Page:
Judenplatz (the Jewish Square) was the center of Jewish life in the Middle Ages of Vienna, which was focused on this place. At the Judenplatz was the hospital, the synagogue, the bath house, Misrachi-house, the house of the Rabbi and the Jewish school. Because of the school the square bore the name "Schulhof", as it was a schoolyard at the time.
There used to stand the medieval synagogue on the square, right underneath in the portion where now stands the Holocaust Memorial. The synagogue was destroyed in the "Wiener Gaserah" (Viennese decree or pogrom) of 1421. The Rabbi Johan set the synagogue on fire for the Jews at "or-sarua", to die as martyrs. This was a form of "Kiddush Hashem" (sacrification of the Name), in order to escape religious persecution and compulsory baptism. The remaining stones of the synagogue were taken for the building of the old Viennese university.
The Holocaust Memorial, a project based on an idea of Simon Wiesenthal, was unveiled in 2000. It was created by UK artist Rachel Whiteread, in a shape of reinforced concrete cube, resembling the library.
The monument of a German poet Gotthold Ephraim Lessing was created by Siegfried Charoux in 1932, but soon was removed from this place in 1939 by the National Socialists to be melted down for the purpose of making weaponry. Lessing was in Vienna in 1775/76, had an audience with Joseph II, and was therefore in a position to influence and shape the Viennese cultural climate. Lessing's drama "Nathan der Weise" is considered a key text of the enlightenment (the age of reason) and helped in the formulation of the idea of tolerance.
In 1965 Charoux created a second Lessing monument, out of bronze, that was unveiled in Ruprechtkirche, but then in 1981 moved to Judenplatz, where it stands today.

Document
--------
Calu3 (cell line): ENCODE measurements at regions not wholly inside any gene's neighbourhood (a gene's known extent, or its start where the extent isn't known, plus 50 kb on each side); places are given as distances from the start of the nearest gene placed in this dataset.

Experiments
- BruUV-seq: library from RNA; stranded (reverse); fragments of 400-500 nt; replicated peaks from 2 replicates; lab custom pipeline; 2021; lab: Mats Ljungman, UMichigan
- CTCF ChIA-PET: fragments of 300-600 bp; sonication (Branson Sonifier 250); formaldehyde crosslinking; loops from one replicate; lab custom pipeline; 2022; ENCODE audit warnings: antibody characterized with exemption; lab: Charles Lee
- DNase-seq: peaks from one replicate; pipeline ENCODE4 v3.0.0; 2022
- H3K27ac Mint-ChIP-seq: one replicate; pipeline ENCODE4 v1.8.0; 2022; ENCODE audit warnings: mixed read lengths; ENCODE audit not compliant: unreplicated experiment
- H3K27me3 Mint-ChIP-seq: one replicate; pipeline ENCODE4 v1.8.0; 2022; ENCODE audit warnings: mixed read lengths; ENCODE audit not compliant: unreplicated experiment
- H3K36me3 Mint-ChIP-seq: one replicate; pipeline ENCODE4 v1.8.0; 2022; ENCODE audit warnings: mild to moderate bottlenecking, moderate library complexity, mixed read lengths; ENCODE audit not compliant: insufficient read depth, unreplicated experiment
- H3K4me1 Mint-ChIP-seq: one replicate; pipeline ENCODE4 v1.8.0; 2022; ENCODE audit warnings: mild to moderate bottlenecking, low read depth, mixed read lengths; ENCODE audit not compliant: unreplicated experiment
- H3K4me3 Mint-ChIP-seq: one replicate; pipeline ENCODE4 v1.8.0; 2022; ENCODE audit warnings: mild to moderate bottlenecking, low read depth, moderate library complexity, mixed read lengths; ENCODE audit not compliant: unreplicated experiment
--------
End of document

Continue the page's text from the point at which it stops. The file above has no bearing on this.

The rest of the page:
The Judenplatz which I discovered in the 1990s and which impressed me by its architecture changed in the year 2000 to become a unique place of remembrance in Wien by the opening of the Holocaust Memorial and the Jewish Museum.
The Museum is located in the Misrachi-Haus built in1694 at Nr 8 on Judenplatz and concerns essentially the medieval Jewry in Vienna and excavations of a medieval synagogue found in 1995 under the square. Here is also the data base with the names and fates of the Austrian holocaust-victims.
The Holocaust Memorial in the square stands for the 65.000 Austrian Jewish victims of the Shoah, made by the English artist Rachel Whiteread. It consists of a 10 x 7 x 4 m block in concrete. The walls of the memorial show petrified books turned inwards. It is a "nameless" library which can not be entered.
On a plinth are written the names of the 41 concentration camps where Austrian Jews were exterminated. One of the main extermination camps was of course Auschwitz-Birkenau (ref. my reviews on this camp near Krakow).
The architectural contrast between this monument and the Judenplatz is certainly important and was not without controversy. Maybe it is done on purpose to remember what a terrible shock it was for the victims.
On my first visit of the Judenplatz in the 1990s my interest was especially oriented to the architecture of the surrounding buildings as this is one of the nicest squares of Vienna. The Holocaust Memorial and the Jewish Museum date from the year 2000.
The most impressive building on the Judenplatz, at number 11, is the Böhmische Hofkanzlei or Bohemian Court Chancery built by Johann Bernard Fischer von Erlach from 1709 till 1714. Today it is the seat of the Verfassungsgericht (Constitutional Court).